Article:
For our example, choose the Column 2 option from the Sort By list and click OK. Immediately the dialog box closes, and the table is sorted based on the solution name.

Tracing Images

Many times, our design prototypes become so complex that it becomes difficult to Figure out exactly how to structure the page with tables using Dreamweaver. To aid you with this obstacle, Dreamweaver allows you to include a tracing image. Tracing images allow you to build your page prototype within your favorite image-editing program, save the prototype as a GIF or JPEG image, and then lay it down as a temporary background to your page so that you can build your page structure over it. To demonstrate the use of tracing images, follow these instructions:

  1. Create a new blank page by choosing File, New or by pressing Ctrl+N (Command-N). When the New Document dialog box appears, choose the HTML page type from the Blank Page category, choose the <none> option from the Layout category, and click Create. A new blank page is created. Immediately save your page as tracingimage.html.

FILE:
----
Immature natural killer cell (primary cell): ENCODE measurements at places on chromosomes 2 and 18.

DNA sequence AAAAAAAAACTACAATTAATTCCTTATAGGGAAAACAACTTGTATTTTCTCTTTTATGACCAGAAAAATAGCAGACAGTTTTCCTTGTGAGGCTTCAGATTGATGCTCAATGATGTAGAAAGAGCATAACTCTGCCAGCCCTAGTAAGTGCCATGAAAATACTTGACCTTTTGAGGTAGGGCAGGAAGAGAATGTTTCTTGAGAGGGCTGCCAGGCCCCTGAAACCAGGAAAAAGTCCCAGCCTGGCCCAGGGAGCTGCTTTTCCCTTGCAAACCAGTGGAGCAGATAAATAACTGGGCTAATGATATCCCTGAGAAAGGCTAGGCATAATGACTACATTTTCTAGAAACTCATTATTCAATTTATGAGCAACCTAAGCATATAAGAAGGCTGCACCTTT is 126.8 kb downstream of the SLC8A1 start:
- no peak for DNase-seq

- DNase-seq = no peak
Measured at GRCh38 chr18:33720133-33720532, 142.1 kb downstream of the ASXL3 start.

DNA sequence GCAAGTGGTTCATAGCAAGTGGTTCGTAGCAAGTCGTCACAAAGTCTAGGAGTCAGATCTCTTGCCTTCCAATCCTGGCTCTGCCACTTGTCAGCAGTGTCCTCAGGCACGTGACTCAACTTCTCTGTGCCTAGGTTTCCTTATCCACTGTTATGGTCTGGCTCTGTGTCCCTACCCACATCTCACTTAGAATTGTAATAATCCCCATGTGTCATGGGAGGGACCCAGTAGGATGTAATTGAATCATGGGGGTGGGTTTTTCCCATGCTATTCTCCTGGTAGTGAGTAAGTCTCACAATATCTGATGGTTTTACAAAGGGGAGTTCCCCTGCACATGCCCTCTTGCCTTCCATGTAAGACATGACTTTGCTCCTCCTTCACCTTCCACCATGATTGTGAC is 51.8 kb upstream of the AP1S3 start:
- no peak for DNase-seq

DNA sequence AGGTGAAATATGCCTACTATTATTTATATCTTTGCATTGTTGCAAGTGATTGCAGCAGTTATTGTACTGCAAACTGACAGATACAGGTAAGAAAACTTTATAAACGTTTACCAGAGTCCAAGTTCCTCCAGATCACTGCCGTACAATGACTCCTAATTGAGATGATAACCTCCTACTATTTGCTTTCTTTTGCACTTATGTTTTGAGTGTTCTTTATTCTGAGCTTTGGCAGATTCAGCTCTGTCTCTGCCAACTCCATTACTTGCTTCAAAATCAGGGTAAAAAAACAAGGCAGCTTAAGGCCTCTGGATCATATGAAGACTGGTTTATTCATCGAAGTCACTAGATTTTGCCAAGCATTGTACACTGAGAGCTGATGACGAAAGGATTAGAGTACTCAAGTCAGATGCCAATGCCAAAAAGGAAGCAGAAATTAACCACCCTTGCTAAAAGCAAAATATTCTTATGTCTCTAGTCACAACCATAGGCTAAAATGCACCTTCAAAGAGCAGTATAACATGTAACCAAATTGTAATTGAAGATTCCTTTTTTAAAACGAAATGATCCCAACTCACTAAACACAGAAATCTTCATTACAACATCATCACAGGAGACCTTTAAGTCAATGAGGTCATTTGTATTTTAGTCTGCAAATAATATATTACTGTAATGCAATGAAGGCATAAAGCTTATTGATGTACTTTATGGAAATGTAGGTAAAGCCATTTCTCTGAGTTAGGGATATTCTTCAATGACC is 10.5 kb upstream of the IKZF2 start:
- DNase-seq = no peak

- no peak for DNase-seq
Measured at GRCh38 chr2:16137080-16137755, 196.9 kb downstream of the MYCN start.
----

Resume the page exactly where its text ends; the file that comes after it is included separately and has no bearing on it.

2. With the page now open, select the Page Properties option from the Modify menu or by pressing Ctrl+J (Command-J). The Page Properties dialog appears.
  3. Enter 0 for each of the Left Margin, Top Margin, Margin Width, and Margin Height text boxes within the Appearance (HTML) category.
  4. Switch to the Tracing Image category. As you can see, the Tracing Image category outlines two options: first, a file field that allows you to select the tracing image to use, and second, a transparency slider to select the opacity of the tracing image within the Document window.
  5. In the Tracing Image text box, browse to the prototype.gif image located within the Assets folder.
  6. Slide the Transparency slider to 30% and click Apply. As you can see from Figure 4.36, the prototype design is faintly visible in the background.
  7. Figure 4.36 The tracing image is faintly visible in the background of the page.

  8. Click OK to close the Page Properties dialog box.

With the prototype faintly visible in the background, you can now add and manipulate tables to create a design using the background tracing image as a reference.

When you’ve finished creating the structure based on the tracing image, you can revisit the Tracing Image category within the Page Properties dialog box and remove it.